Generators powered by EPA compliant engines

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Carson, Calif.—Multiquip has anounced that four new generator models, powered by Environmental Protection Agency (EPA) compliant Tier4i engines announced earlier this year, are now shipping.
 
These new MQ Power models are the DCA150SSC (150Kva), DCA180SSC (180Kva), DCA220SSC (220Kva) and DCA300SSC (300Kva).  Each is equipped with a diesel particulate filter (DPF) to trap particulate matter, or soot, from the diesel engine exhaust.
 
“With the DPF, the new units produce zero grams per brake horsepower-hour (gr/bhp-hr). This is a significant improvement when compared to previous models that produced between 0.07 to 0.015 gr/bhp-hr,” said Torsten Erbel, vice president product management, engineering and customer support for Multiquip. “We continue to be a leader in sound attenuation, fuel efficiency and reliable portable power.”
 
The self-cleaning design uses a regeneration process, manual or automatic, to burn off accumulated soot once it reaches its factory set limit. The manual option allows the operator to select the best time to begin regeneration. Visual indicators and diagnostic troubleshooting are provided in the control panel to alert the operator.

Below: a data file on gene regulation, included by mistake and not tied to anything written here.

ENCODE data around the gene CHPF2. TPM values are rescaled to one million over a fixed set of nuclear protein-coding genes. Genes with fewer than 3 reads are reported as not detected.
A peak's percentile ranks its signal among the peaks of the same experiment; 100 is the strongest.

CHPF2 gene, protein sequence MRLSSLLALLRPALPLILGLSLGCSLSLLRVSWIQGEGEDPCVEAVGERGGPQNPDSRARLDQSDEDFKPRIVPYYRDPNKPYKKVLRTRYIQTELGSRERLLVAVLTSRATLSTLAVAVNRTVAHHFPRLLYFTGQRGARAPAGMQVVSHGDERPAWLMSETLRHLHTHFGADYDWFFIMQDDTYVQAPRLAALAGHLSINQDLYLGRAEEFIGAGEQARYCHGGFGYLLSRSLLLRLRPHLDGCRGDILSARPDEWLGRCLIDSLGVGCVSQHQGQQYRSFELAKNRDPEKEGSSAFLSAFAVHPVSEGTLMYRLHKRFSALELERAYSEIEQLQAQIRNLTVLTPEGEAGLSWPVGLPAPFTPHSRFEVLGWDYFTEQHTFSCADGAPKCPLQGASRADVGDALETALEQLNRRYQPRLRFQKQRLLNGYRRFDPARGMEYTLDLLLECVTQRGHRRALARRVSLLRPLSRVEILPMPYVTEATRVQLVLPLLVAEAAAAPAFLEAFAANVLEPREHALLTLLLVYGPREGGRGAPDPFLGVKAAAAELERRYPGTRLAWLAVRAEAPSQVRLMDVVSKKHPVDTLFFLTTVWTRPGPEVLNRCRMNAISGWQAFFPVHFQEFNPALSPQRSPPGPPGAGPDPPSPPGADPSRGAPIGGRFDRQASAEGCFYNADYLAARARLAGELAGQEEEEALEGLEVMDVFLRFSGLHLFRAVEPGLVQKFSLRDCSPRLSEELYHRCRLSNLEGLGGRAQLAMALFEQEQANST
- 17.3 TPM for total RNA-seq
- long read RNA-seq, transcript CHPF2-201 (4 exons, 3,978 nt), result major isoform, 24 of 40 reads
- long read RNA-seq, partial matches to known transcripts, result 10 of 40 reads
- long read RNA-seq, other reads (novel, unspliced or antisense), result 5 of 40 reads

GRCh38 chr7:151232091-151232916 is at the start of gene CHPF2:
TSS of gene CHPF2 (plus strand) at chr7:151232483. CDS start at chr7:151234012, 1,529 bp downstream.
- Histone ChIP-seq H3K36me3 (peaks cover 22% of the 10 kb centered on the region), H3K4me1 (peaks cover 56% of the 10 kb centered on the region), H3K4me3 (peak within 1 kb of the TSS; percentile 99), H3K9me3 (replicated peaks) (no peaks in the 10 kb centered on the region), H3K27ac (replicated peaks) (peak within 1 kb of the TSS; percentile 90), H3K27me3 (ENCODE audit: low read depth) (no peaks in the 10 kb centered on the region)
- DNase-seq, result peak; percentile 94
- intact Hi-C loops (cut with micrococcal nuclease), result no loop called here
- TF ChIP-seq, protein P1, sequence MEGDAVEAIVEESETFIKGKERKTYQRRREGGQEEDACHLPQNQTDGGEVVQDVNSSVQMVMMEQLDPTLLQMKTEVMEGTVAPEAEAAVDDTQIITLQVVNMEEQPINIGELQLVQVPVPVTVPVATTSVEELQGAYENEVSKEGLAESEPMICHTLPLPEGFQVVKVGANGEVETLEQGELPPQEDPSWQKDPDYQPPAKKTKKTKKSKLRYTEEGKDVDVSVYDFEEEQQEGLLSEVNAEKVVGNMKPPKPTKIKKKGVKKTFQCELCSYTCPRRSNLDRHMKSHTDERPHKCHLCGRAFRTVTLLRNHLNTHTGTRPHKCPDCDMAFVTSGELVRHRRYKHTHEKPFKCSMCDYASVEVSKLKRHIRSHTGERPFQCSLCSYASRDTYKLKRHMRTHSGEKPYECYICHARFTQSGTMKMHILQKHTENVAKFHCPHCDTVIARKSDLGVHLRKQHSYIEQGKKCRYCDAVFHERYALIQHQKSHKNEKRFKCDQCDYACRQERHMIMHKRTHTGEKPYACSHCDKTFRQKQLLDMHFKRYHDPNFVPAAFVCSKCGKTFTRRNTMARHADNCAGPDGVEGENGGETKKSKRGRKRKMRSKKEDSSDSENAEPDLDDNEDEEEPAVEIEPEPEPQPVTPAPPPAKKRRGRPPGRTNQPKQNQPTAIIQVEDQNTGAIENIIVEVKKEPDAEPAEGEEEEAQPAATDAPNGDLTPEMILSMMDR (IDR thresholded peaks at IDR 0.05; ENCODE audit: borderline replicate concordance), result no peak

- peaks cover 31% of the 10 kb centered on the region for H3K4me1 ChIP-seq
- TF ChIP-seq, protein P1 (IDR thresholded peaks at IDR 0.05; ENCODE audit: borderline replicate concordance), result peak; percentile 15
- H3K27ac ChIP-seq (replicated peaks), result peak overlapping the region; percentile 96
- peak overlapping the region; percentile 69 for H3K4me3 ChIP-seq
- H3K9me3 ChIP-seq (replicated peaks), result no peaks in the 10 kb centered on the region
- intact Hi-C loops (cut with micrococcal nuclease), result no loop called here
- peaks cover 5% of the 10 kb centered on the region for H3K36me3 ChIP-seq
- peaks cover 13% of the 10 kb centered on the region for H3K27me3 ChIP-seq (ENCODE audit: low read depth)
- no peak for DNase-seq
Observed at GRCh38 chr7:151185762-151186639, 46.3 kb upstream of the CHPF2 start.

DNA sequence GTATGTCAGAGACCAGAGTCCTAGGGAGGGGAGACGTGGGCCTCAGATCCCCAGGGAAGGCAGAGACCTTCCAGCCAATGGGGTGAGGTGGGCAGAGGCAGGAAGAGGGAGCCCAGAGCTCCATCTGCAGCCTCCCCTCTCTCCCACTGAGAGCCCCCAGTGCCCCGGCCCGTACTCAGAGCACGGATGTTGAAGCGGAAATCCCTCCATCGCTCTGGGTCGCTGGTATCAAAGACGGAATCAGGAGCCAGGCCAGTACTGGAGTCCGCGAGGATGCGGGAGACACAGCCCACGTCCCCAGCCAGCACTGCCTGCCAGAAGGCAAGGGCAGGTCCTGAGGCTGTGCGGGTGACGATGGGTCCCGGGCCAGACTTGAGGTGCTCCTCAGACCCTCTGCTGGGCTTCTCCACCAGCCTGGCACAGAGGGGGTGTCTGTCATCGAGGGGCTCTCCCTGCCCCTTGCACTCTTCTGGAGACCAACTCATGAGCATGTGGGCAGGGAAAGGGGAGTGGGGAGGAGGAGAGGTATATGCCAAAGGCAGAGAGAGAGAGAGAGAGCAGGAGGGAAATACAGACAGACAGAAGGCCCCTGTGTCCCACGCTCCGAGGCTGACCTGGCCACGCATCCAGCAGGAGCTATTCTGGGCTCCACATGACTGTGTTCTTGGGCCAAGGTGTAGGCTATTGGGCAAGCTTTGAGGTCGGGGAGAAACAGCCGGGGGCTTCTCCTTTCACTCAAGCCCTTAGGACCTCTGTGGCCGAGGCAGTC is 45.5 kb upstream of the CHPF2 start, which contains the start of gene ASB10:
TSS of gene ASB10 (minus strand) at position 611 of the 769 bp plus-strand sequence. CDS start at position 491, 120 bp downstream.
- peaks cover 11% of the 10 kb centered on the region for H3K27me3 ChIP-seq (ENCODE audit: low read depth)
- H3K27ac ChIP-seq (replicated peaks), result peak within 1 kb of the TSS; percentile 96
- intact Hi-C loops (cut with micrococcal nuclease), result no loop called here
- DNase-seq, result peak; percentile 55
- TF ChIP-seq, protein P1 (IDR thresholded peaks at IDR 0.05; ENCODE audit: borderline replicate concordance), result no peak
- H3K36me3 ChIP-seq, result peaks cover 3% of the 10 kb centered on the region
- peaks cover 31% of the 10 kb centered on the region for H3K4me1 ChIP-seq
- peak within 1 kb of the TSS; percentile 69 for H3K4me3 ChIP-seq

The generator control panel is designed for operator convenience and ease of operation. The panel is equipped with both analog and digital controls. Analog displays provide quick readings of key performance areas such as oil pressure, water temperature, battery charging, fuel level and engine RPM, while digital displays provide clear readouts of engine and DPF performance.
 
The portable power generators are driven by advanced diesel engines that easily meet the more stringent 2011 Federal Environmental Protection Agency (EPA) Tier 4i standards, while providing superior performance and reliability.
 
The EPA has adopted a comprehensive national program to reduce emissions from future non-road diesel engines by integrating engine and fuel controls as a system to gain emission reductions. To meet these emission standards, engine manufacturers are producing new engines with advanced emission-control technologies similar to those already under deployment for highway trucks and buses. Exhaust emissions from these engines will decrease by more than 95 percent compared to current diesel engines.
 
These reductions in nitrogen oxides (NOx) and particulate matter (PM) emissions from non-road diesel engines will provide enormous public health benefits. The EPA estimates that controlling these emissions would annually prevent 12,000 premature deaths, 8,900 hospitalizations and one million lost work days.

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